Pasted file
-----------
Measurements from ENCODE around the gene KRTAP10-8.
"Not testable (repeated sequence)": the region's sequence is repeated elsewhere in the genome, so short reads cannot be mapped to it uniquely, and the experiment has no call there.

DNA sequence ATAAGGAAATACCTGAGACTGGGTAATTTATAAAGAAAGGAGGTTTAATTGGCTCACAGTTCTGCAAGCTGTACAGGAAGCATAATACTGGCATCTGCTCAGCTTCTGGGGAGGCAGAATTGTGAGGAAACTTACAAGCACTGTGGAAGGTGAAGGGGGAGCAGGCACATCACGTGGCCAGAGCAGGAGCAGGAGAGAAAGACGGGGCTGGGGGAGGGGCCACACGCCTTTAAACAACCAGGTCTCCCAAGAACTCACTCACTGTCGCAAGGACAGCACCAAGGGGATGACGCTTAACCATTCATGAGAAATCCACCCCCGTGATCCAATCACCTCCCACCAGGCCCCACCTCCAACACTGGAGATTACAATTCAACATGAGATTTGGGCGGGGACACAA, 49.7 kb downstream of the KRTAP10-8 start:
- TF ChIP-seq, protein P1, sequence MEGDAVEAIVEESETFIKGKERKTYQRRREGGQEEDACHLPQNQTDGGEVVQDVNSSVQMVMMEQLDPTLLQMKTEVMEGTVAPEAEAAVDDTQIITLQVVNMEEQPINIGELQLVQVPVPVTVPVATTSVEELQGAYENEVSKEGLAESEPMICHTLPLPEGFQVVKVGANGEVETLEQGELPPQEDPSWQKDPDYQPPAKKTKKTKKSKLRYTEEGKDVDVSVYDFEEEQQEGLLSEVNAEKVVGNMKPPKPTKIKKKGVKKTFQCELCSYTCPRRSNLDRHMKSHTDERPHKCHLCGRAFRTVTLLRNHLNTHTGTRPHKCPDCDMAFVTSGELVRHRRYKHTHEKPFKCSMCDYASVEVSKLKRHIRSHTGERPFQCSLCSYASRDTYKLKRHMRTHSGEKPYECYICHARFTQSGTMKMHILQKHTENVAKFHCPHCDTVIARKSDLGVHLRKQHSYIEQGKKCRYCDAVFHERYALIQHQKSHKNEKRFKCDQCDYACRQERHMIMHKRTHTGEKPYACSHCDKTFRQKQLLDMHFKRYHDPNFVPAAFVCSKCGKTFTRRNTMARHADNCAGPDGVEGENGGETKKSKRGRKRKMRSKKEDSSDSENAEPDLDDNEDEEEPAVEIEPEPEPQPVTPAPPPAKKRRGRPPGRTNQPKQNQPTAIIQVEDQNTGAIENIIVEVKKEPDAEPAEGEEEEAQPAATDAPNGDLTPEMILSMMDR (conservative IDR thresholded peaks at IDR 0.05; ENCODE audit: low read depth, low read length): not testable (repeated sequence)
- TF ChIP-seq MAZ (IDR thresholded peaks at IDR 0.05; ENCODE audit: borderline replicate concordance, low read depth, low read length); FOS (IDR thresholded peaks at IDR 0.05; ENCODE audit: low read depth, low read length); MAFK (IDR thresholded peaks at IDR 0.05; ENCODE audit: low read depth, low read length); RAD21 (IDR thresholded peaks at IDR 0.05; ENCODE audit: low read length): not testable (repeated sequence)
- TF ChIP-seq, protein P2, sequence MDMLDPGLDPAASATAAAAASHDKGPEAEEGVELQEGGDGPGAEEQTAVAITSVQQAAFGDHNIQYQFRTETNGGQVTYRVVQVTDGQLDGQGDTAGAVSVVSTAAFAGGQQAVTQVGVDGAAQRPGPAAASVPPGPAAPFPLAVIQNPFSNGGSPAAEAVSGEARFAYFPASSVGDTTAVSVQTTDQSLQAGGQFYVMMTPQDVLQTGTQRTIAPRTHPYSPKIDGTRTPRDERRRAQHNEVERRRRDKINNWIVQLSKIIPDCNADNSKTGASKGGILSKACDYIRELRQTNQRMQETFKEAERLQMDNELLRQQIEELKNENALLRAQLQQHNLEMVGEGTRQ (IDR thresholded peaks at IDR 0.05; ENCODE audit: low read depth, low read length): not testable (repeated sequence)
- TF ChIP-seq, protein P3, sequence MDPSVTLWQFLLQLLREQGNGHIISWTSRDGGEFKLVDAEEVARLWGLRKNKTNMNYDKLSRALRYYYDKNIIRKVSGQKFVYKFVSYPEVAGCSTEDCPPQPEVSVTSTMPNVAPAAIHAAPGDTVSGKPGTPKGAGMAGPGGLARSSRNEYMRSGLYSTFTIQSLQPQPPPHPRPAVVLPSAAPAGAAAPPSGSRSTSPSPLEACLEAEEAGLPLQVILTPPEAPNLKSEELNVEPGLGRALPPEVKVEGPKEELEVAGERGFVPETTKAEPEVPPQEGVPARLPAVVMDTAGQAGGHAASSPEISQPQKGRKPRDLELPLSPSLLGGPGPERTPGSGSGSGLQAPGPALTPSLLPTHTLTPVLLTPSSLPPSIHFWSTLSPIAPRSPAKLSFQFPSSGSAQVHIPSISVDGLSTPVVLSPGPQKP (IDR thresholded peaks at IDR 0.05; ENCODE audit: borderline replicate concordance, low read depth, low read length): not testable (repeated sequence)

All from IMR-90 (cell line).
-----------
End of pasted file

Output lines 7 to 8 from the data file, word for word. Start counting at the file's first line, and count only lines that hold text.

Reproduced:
- TF ChIP-seq, protein P3, sequence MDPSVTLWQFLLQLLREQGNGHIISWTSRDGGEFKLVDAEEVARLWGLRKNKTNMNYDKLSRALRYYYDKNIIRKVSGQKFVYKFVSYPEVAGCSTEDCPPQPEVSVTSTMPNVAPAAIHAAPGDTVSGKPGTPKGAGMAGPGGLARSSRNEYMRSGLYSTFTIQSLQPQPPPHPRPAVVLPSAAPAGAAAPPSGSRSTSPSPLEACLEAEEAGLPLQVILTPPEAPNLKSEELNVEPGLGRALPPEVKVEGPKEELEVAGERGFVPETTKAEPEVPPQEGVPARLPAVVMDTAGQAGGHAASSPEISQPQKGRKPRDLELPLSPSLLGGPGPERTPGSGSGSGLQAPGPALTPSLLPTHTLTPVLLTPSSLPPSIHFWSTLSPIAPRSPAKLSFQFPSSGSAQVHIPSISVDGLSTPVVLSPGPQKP (IDR thresholded peaks at IDR 0.05; ENCODE audit: borderline replicate concordance, low read depth, low read length): not testable (repeated sequence)

All from IMR-90 (cell line).